and the percentile \(g\) is included as a factor, to specify that we want one curve for each percentile. The argument ‘pmodels’ is used to specify that the percentiles need to have a different value for first parameter (‘~g - 1’) and a common value for the second parameter (‘~1’). Please, note the use of the ‘coeftest()’ function to get robust (sandwich) standard errors.

```
modHT1 <- drm(GR ~ Psi, fct = GRPsiLin(), curveid=g,
pmodels = list(~g - 1, ~ 1), data = FestArGR)
summary(modHT1)
```

```
##
## Model fitted: Linear hydrotime model (Bradford, 2002)
##
## Parameter estimates:
##
## Estimate Std. Error t-value p-value
## Psib:g10 -1.258252 0.049877 -25.227 < 2.2e-16 ***
## Psib:g30 -1.159532 0.050313 -23.046 < 2.2e-16 ***
## Psib:g50 -1.098381 0.048035 -22.866 < 2.2e-16 ***
## thetaH:(Intercept) 6.695575 0.327307 20.457 < 2.2e-16 ***
## ---
## Signif. codes: 0 '***' 0.001 '**' 0.01 '*' 0.05 '.' 0.1 ' ' 1
##
## Residual standard error:
##
## 0.01425529 (32 degrees of freedom)
```

`plot(modHT1, log="", legendPos = c(-1.5, 0.15), ylim = c(0, 0.20))`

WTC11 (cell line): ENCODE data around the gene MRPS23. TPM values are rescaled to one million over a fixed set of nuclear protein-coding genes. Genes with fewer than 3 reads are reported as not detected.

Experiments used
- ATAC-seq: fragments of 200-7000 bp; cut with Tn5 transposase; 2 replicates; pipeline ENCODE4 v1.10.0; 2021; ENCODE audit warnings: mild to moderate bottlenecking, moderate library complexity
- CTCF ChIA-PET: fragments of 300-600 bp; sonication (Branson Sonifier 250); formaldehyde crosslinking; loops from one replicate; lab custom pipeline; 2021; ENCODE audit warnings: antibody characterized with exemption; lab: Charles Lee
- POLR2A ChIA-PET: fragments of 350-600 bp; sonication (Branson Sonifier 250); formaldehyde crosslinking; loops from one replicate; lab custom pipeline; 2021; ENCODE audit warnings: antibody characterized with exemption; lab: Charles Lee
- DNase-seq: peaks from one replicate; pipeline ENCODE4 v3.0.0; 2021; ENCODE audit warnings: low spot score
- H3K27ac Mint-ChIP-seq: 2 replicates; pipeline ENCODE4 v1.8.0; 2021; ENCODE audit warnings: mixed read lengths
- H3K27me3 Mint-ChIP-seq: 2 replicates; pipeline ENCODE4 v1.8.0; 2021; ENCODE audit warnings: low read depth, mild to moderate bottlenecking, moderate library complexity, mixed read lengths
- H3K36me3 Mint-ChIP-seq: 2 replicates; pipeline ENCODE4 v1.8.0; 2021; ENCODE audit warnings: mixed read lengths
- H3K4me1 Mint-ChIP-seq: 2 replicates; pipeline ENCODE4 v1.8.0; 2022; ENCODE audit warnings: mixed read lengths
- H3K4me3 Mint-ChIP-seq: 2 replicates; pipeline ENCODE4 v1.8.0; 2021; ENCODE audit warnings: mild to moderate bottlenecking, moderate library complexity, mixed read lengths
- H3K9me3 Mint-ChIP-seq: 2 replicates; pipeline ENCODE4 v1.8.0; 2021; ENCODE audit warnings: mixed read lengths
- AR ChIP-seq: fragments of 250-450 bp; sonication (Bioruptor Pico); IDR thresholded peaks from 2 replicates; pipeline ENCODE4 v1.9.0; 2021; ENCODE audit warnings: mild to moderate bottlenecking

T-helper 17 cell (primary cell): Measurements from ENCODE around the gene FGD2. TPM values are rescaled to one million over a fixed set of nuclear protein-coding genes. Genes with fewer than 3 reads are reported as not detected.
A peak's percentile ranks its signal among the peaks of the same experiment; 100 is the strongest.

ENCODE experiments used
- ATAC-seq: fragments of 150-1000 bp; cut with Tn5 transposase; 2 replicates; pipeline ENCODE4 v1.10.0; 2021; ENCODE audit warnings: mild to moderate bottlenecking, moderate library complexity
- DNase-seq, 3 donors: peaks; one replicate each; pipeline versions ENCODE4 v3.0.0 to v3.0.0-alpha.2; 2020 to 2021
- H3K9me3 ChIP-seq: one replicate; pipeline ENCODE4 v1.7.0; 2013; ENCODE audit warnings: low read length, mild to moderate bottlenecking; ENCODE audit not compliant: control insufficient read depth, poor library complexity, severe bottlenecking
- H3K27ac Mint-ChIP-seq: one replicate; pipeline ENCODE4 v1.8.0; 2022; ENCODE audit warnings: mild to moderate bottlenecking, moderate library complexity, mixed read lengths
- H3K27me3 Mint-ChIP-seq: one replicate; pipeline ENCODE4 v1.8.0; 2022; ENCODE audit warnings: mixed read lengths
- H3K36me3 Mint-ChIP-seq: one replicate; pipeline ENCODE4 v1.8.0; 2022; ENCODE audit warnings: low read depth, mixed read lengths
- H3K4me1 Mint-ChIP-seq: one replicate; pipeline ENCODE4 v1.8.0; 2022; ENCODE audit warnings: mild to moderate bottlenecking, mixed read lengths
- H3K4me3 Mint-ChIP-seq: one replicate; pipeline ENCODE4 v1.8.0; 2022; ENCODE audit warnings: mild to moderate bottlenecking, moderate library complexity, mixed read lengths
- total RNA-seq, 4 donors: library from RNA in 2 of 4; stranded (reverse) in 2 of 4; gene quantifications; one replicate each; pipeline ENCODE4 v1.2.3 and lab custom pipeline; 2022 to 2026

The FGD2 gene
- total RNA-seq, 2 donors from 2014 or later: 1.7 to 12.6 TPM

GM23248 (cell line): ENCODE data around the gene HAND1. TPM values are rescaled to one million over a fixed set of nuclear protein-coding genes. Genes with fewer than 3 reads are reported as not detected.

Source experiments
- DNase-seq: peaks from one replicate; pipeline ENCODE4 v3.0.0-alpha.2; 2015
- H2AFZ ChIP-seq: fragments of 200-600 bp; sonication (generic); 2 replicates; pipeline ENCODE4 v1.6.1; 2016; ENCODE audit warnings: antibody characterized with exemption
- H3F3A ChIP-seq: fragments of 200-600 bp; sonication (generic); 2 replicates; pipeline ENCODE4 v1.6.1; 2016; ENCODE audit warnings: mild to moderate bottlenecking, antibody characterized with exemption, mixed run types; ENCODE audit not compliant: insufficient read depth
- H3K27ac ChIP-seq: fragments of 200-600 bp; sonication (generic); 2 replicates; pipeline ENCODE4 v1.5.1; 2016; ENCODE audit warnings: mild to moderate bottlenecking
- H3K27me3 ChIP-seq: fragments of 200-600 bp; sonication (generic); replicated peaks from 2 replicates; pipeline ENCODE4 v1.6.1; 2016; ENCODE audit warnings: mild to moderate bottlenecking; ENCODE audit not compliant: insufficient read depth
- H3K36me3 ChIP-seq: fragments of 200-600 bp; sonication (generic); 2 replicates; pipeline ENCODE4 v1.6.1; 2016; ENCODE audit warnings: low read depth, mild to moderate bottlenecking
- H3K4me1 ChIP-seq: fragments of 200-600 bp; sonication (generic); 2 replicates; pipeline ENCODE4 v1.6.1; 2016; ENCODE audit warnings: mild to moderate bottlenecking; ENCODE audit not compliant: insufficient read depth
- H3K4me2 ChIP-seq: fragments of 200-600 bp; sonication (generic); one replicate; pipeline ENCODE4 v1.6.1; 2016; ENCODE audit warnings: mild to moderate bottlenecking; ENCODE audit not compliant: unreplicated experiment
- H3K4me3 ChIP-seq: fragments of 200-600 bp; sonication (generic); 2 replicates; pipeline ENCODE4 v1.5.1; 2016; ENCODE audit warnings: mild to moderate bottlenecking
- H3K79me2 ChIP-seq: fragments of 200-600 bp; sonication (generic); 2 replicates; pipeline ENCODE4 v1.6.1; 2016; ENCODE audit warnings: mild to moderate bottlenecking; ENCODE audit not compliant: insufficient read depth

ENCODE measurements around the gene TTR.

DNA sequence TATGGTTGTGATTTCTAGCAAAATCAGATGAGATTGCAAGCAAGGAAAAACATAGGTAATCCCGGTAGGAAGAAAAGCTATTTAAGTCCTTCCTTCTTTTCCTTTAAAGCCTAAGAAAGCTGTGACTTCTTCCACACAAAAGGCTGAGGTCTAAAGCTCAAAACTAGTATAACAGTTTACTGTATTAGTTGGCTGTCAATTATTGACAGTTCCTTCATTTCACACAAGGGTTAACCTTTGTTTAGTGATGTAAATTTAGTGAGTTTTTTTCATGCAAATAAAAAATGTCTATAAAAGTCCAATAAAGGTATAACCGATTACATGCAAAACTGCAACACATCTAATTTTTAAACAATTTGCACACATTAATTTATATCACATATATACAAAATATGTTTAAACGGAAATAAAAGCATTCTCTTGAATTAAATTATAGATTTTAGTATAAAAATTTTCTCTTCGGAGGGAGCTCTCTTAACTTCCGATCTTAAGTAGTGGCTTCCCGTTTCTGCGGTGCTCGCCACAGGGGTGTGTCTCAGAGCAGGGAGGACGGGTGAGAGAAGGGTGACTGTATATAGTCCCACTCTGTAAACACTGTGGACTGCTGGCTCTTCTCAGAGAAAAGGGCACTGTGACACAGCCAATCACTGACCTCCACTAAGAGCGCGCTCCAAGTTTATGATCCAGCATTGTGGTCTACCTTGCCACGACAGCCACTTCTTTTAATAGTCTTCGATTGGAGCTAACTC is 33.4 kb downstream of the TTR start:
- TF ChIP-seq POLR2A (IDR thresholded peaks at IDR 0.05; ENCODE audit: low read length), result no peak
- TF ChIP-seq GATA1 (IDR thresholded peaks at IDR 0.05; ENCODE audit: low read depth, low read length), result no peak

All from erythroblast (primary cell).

The graph above shows that there is some lack of fit, in the sense that the observed data seem to depict a curvilinear trend. Therefore, we fitted Equation 2, which is coded as ‘GRPsiPol()’.

```
modHT2 <- drm(GR ~ Psi, fct = GRPsiPol(), curveid=g,
pmodels = list(~g - 1, ~ 1), data = FestArGR)
coeftest(modHT2, vcov = sandwich)
```

```
##
## t test of coefficients:
##
## Estimate Std. Error t value Pr(>|t|)
## Psib:g10 -1.0448e+00 2.7958e-07 -3737101 < 2.2e-16 ***
## Psib:g30 -9.9631e-01 2.7107e-07 -3675428 < 2.2e-16 ***
## Psib:g50 -9.6354e-01 2.8117e-07 -3426823 < 2.2e-16 ***
## thetaH:(Intercept) 6.2515e+00 3.8109e-06 1640441 < 2.2e-16 ***
## ---
## Signif. codes: 0 '***' 0.001 '**' 0.01 '*' 0.05 '.' 0.1 ' ' 1
```

`plot(modHT2, log="", legendPos = c(-1.5, 0.15), ylim = c(0, 0.20))`

`## Warning in min(dose[dose > 0]): no non-missing arguments to min; returning Inf`

Comparing the two curves by way of the Akaike Information Criterion (Akaike, 1974), shows that Equation 2 fits sensibly better than Equation 1.

`AIC(modHT1, modHT2)`

```
## df AIC
## modHT1 5 -198.1218
## modHT2 5 -285.8075
```

A germination assay was performed with oilseed rape (cv. Excalibur) at different water potential levels in the substrate. The GR10, GR30 and GR50 values were retrieved for the different water potential levels. The observed values are in the dataset ‘ExcaliburGR.csv’, which can be downloaded from gitHub. At first, we fitted the Equation 1: